HOLZMINDEN, GERMANY — Diaspora stories could lead to delightful taste trends in North America this year, according to a February webinar from Symrise North America, a business of Holzminden-based Symrise. Flavors also will play into consumers’ desire for products that are better for them and the planet.

“It’s all about the next generation, sons and daughters of US immigrants cooking for their culture’s food with passion and meaning and combining that with American formats and taste to meet America’s consumers where they are at,” said Dylan Thompson, senior marketing and consumer insight manager for Symrise North America.

He gave several restaurant menu examples. A Korean-Polish mashup at Kimski in Chicago features a bulgogi-stuffed pierogi with fried rice, sauerkraut and kimchi. Ganjang, a Korean soy sauce with subtle sweet notes, is combined with oysters and sea lettuce in a dashima (dried kelp) tartlet at Atomix in New York City.

Western desserts and pastries may be mixed with Mexican and Southeast Asian flavors like mochi, pandan and ube. Fatamorgana Gelato, Los Angeles, offers a mangonado gelato with mango, lime, tajin and chamoy.

Flavors this year will impact better-for-you beverages and meat alternatives as well.

“Non-alcoholic beverages are stepping up their game with bold global flavors that still pack a nutritional punch,” said Evan Unger, senior marketing and consumer insights specialist for Symrise North America.

Surely Wine, Austin, Texas, takes advantage of technology that removes alcohol while keeping in aromatics. The business offers a pinot noir with notes of berry and a rosé with notes of tropical fruit.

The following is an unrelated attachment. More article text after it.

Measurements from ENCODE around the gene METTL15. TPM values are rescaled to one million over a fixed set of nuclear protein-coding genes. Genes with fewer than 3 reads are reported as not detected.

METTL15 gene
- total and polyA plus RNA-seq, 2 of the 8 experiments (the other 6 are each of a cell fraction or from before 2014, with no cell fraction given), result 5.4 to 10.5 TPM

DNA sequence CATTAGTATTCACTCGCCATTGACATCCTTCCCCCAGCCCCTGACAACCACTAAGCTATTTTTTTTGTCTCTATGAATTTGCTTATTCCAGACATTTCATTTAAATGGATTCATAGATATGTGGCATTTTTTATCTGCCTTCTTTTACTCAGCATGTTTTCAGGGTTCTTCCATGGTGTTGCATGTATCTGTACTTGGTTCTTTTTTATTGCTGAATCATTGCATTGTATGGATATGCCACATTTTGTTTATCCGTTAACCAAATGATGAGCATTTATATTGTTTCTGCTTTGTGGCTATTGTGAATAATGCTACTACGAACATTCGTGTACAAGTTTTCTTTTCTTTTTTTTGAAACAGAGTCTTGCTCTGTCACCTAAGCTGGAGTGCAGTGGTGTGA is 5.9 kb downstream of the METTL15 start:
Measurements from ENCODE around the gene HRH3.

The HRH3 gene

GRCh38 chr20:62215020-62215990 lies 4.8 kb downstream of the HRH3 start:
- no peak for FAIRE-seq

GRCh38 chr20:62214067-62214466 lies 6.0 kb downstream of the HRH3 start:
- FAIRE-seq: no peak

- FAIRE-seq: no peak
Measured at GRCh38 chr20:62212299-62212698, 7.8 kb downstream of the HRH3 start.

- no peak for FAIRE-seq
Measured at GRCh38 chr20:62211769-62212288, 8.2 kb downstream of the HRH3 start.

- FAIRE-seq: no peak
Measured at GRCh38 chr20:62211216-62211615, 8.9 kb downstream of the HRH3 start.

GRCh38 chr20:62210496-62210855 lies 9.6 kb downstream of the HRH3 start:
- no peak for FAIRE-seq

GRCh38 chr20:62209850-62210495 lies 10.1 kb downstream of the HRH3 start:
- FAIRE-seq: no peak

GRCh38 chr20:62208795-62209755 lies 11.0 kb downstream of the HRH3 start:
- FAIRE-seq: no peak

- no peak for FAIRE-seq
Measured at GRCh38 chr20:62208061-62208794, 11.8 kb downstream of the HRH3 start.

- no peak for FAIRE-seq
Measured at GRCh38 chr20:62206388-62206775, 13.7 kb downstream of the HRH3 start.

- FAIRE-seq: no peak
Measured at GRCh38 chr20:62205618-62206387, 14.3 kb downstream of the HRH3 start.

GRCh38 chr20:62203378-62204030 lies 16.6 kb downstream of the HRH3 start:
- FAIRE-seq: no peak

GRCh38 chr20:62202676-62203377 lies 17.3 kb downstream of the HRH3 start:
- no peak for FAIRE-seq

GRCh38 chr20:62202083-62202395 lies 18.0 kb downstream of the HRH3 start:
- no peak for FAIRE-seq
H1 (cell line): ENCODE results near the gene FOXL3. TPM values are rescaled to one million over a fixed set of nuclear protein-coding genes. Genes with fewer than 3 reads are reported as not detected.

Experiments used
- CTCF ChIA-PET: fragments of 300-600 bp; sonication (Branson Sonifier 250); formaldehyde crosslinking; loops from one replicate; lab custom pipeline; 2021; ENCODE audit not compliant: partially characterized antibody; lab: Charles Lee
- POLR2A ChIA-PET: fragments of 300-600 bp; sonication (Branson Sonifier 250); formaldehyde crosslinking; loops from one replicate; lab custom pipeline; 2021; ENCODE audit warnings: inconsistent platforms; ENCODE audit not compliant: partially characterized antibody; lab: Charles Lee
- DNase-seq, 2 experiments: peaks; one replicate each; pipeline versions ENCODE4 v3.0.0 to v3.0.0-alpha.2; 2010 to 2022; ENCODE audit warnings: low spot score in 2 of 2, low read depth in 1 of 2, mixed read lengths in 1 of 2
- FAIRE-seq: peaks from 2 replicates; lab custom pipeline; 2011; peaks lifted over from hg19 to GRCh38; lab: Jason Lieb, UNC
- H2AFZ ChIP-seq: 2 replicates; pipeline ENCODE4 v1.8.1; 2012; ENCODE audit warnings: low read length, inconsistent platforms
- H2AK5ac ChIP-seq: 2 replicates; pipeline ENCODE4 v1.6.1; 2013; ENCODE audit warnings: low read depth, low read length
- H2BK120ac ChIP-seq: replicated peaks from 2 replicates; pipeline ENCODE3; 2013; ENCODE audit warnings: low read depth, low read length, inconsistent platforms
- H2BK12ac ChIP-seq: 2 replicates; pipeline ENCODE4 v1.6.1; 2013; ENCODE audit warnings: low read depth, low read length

Chefs are adding global flavors to meat alternatives, Mr. Unger said.

“We expect that you’ll see more than just meat alternative burgers but vegan-composed dishes that are in align with a restaurant’s concept,” he said.

Supply chain issues and consumers concerned about climate change are driving a trend to use more locally sourced ingredients, said Emmanuel Laroche, vice president of marketing and consumer insights for Symrise North America.

Restaurants are making their own salad dressings and, in an upcycling move, making vegetables and spices that use compost from leftovers, he said.

Two examples of natural goodness flavors are pink pineapple and coriander flowers. The pineapple has a pink flesh that is juicier and sweeter than traditional pineapple, and it contains lycopene, an antioxidant.

The coriander flower is a whitish-pink floral of the plant.

“They have a delicate floral taste that is a little bit different from cilantro leaves,” Mr. Laroche said.